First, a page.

COVID and college searches: how students are adapting

The COVID-19 pandemic is reshaping the very foundation of college searching


Lawrence University in Appleton Wi. continues to host tours to prospective students during the pandemic

While there are still a few students touring their schools in-person, in the age of COVID-19, most are finding new ways to visit their top choice schools; whether it’s over Zoom seminars or virtual 360 degree tours.

 While some students are taking a look at their top choice schools virtually, others are going the extra mile to set foot on college campuses to get a glimpse of their possible futures there.

 Amelia Senior, for instance, recently toured Lawrence University, a small liberal arts college in Appleton, Wis. 

“Lawrence was very pragmatic when it came to COVID-19,” Senior said. “There was plenty of social distancing and masks were mandated throughout the whole tour, and even the students who didn’t wear masks on campus weren’t near anyone else.”

 Senior will continue her in-person college venture sometime in October at colleges like Kalamazoo in Michigan and Wooster in Ohio; while other students plan to continue their search virtually.

Among the students going virtual on their college search is senior Max Russo, who recently toured Georgetown University, Colgate College, and Columbia University to name a few. 

  “I don’t really think I’ve gained more information about the colleges on my virtual tours than on any physical ones,” Russo said. “The information they gave me during the seminars and tours was useful, and learning the traditions of each college I toured made the experience more enjoyable. However, there’s something endearing about listening to things like the personal anecdotes of the tour guide.”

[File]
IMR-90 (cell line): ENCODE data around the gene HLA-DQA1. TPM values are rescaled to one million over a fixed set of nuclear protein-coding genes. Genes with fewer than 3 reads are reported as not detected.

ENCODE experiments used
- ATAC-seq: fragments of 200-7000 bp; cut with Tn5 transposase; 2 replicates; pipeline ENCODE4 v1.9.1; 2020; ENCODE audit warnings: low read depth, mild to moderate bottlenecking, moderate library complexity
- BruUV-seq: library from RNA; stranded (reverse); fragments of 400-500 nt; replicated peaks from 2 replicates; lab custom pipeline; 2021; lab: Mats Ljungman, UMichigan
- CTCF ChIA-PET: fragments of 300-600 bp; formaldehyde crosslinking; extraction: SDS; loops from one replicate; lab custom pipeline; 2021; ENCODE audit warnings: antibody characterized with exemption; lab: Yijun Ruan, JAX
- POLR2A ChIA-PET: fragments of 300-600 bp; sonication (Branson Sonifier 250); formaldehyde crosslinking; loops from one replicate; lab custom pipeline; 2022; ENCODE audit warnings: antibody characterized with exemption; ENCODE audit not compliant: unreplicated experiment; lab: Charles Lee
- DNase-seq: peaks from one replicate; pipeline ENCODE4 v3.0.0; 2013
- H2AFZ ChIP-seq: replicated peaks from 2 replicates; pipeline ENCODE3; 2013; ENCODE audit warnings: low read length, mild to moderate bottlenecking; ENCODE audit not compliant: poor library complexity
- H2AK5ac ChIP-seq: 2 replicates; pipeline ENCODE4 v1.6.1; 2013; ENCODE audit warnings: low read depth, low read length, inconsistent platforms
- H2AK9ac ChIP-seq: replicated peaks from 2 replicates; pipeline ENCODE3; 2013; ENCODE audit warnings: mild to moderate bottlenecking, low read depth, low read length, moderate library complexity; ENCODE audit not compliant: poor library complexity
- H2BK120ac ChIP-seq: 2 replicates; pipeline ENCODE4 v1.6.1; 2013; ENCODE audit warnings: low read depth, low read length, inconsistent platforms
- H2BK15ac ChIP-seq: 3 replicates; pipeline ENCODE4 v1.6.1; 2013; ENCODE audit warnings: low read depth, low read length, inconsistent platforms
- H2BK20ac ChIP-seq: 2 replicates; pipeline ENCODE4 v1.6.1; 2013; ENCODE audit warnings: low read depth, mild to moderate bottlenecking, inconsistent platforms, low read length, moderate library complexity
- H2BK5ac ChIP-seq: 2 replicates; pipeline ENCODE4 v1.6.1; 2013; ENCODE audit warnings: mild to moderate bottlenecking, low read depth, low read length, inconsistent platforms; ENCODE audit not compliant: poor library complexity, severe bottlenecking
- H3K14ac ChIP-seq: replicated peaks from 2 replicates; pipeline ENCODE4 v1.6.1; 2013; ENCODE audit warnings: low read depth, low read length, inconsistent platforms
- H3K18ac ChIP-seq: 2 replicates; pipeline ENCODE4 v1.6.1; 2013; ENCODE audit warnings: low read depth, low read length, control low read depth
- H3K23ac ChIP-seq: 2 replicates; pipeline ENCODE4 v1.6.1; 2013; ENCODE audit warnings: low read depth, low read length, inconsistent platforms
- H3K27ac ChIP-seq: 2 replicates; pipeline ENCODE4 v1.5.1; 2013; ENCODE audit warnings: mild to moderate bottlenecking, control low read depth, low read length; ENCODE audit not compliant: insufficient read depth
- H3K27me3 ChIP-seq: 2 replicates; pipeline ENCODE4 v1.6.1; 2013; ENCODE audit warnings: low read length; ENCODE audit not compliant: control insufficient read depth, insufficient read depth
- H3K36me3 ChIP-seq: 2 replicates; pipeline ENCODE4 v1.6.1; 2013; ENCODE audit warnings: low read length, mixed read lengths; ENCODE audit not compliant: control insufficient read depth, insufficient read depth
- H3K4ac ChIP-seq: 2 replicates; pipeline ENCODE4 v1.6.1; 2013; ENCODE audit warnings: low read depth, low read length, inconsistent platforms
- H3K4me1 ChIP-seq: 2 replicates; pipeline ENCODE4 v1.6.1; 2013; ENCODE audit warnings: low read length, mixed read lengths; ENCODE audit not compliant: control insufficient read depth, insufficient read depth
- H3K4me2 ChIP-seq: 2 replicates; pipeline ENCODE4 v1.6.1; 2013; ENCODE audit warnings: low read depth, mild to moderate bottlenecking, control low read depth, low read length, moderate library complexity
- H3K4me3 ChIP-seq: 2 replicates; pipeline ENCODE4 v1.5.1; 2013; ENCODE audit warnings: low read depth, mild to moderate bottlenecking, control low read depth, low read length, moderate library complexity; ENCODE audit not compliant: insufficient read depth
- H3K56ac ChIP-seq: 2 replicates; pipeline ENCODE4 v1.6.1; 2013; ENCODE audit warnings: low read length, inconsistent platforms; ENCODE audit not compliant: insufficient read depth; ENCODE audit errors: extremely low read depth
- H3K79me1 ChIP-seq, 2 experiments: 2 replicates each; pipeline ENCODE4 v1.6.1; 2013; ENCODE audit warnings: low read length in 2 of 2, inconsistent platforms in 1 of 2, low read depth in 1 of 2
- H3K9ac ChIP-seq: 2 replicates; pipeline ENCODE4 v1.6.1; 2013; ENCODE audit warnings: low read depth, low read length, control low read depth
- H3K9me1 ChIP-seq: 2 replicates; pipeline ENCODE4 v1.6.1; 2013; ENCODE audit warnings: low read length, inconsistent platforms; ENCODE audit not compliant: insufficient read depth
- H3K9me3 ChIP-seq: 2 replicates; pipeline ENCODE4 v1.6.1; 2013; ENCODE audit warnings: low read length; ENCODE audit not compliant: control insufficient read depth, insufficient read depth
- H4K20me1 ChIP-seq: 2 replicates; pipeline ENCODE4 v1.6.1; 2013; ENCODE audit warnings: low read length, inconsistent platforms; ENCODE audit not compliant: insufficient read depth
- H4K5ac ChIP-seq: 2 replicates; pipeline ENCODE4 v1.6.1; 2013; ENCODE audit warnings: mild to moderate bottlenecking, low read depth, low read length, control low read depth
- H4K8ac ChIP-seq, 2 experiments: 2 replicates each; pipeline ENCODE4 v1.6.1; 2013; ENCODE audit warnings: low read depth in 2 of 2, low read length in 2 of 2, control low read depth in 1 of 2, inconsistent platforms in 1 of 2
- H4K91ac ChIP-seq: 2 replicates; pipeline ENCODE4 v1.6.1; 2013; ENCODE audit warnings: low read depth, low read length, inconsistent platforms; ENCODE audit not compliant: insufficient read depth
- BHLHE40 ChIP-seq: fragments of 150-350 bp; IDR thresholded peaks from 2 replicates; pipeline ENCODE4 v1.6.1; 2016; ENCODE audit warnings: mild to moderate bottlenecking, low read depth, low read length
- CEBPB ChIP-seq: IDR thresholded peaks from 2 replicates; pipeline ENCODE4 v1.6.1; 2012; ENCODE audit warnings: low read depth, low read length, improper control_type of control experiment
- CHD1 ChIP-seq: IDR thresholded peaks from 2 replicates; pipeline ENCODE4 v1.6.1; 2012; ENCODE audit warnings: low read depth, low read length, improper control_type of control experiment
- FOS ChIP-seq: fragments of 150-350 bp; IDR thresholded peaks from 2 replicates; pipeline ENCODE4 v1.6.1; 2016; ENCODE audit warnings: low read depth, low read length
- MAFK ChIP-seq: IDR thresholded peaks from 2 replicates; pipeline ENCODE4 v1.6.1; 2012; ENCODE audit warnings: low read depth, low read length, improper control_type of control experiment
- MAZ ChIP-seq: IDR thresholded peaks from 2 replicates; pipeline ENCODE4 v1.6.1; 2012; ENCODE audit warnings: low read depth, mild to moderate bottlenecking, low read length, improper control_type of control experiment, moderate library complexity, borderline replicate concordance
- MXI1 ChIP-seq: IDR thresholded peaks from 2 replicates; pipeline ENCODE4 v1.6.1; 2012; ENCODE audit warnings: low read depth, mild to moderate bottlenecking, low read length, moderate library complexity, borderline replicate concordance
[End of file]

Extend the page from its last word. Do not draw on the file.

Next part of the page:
Russo does not plan to tour in person for the foreseeable future, primarily for lack of tour availability for multiple colleges, since many colleges have  tours at limited capacity or are not allowing them at all for safety reasons. 

Typically, Zoom seminars operate the same way that a formal college presentation would work. A representative from the school shares a presentation detailing key points like the application process, the student life, the graduation rate, and much more.

Virtual tours, on the other hand, are much more self-explanatory. They’re usually found on the college’s website, and they can either be a 360 degree tour (in which a person has a panoramic view of the campus while a background voice explains what this particular part of the campus is like) or a video tour (where a tour guide explains the different aspects of students life while visiting several key points of campus).

 Post-High School Counselor Thomas Shorrock has been deeply involved in helping seniors with their college search as part of New Trier’s PHSC for the past 15 years, and this year was certainly different for him.

 “I’ve talked to a lot of students who have toured colleges over the summer unofficially, they were careful about their journeys and wore masks the entire time,” said Shorrock “Even though COVID is only a temporary setback, I think students should absolutely factor in a college’s response to the pandemic for their college choices. It signals to them that the school cares about its students, staff, and community.”

 Not all colleges, however, have been quite as lucky with their approach to COVID-19. More than 61,000 new cases have been traced to college campuses all across the nation. 

While some college campuses have responded by switching to all remote learning for the rest of their fall semesters, schools like the University of Alabama have continued with in-person classes. 

 Also, after Notre Dame opened classes in person for their 12,000 students, cases soared within eight days of their semester and classes were moved completely online for two weeks. 

 Even though the campus cases have only resulted in around 60 deaths and small numbers of hospitalizations, a New York Times review found that 203 “college towns” where college students made up approximately 10% of their population had their worst periods of the pandemic after in-person classes resumed in August.